Riparian Ring, New Haven CT  The following proposal for a new alternative learning high school in New Haven’s East Rock Park began as a phenomenal study of the physical and metaphysical characteristics of a naturalized landscape – a wooded area bisected by a river.   Two distinguishing conditions of the site determined the concept for the project. First the visual “noise” created by the densely wooded banks to either side of the river gave way to a unique sense of relief as one arrived at the bend – a moment and place where the river slowed down. The riparian zone, where the water meets the land, is in a constant state of fluctuation due to the rise and fall of the water level and abscission of foliage. The second condition is a pair of man-made bridges, built by the students from past generations. These bridges are made from repetitive elements to form a lattice structure. The redundancy of connections compensates for their lightness in mass, allowing them to engage gently with the ground.   These two conditions formed the basis for a proposal that would bridge over the river and touch lightly upon the ground at as few points as possible so as not to disturb the fluctuating nature of the riparian zone. The form of a ring – centralized, endless and inward looking – would create a sanctuary-like atmosphere for learning. The recreational paths of the park extend into, around, under and over the school’s enclosed program via a diverse system of ramps, stairs and pathways. The two-story ring ranges in width from twenty to thirty-five feet and is wrapped on both sides by a timber lattice exoskeleton. Column-free and light-filled spaces are strung together in a seamless organization that puts visitors, students and faculty in direct adjacency with one another. The resulting building design is one that embodies movement, lightness and strength as it sits nimbly in this ever fluctuating riparian landscape.     Featured: 1”=16’ scale model.     © Jacqueline Ho 2011-2016

Riparian Ring, New Haven CT
The following proposal for a new alternative learning high school in New Haven’s East Rock Park began as a phenomenal study of the physical and metaphysical characteristics of a naturalized landscape – a wooded area bisected by a river.


Two distinguishing conditions of the site determined the concept for the project. First the visual “noise” created by the densely wooded banks to either side of the river gave way to a unique sense of relief as one arrived at the bend – a moment and place where the river slowed down. The riparian zone, where the water meets the land, is in a constant state of fluctuation due to the rise and fall of the water level and abscission of foliage. The second condition is a pair of man-made bridges, built by the students from past generations. These bridges are made from repetitive elements to form a lattice structure. The redundancy of connections compensates for their lightness in mass, allowing them to engage gently with the ground.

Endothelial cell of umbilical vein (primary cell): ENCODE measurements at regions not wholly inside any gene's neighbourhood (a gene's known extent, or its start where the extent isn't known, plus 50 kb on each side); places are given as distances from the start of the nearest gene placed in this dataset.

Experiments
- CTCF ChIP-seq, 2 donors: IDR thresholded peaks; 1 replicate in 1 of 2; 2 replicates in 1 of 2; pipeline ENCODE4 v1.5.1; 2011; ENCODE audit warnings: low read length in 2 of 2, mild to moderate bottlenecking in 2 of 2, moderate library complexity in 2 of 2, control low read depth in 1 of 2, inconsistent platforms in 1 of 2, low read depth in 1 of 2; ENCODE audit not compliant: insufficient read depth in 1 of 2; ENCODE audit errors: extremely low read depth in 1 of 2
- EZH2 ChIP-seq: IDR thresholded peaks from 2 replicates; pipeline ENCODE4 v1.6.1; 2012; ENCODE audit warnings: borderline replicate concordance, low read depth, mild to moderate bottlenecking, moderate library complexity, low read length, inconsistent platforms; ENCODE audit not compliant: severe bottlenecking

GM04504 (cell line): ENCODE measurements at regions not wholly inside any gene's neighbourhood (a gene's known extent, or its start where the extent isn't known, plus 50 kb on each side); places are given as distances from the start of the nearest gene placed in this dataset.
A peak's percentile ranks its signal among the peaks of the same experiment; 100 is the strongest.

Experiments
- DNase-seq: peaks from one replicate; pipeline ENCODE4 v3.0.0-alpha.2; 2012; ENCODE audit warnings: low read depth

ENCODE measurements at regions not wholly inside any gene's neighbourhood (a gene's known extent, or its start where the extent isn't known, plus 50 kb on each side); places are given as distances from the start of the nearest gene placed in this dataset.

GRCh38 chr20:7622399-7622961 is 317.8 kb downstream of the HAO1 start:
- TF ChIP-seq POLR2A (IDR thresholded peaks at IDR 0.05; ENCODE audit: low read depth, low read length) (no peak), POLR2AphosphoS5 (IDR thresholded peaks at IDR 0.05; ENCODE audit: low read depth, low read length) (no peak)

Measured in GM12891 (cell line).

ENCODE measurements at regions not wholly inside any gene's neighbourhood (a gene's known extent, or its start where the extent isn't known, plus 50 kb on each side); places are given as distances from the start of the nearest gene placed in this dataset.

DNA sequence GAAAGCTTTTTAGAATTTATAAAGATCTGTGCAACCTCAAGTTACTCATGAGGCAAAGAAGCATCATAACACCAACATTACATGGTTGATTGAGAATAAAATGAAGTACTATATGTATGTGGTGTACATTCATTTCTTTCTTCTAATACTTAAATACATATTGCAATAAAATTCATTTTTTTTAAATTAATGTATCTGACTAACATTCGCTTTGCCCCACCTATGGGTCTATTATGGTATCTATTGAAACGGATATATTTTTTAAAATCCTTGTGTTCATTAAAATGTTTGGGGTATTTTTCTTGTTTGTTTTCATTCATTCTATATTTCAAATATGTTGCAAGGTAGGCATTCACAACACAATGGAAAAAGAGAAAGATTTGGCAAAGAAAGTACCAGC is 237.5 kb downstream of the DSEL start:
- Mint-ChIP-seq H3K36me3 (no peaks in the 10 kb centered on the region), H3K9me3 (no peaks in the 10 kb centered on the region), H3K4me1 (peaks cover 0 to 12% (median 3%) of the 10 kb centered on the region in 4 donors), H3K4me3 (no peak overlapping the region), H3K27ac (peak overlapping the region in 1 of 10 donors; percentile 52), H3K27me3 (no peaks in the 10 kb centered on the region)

These two conditions formed the basis for a proposal that would bridge over the river and touch lightly upon the ground at as few points as possible so as not to disturb the fluctuating nature of the riparian zone. The form of a ring – centralized, endless and inward looking – would create a sanctuary-like atmosphere for learning. The recreational paths of the park extend into, around, under and over the school’s enclosed program via a diverse system of ramps, stairs and pathways. The two-story ring ranges in width from twenty to thirty-five feet and is wrapped on both sides by a timber lattice exoskeleton. Column-free and light-filled spaces are strung together in a seamless organization that puts visitors, students and faculty in direct adjacency with one another. The resulting building design is one that embodies movement, lightness and strength as it sits nimbly in this ever fluctuating riparian landscape.

 

Featured: 1”=16’ scale model.

 

© Jacqueline Ho 2011-2016

  Riparian Ring, New Haven CT   By studying the noise and movement of elements at this site – the water and the trees – a language emerged that balanced a sense of visual texture and rhythm with a sense of lightness and fragility.      © Jacqueline Ho 2011-2016

Riparian Ring, New Haven CT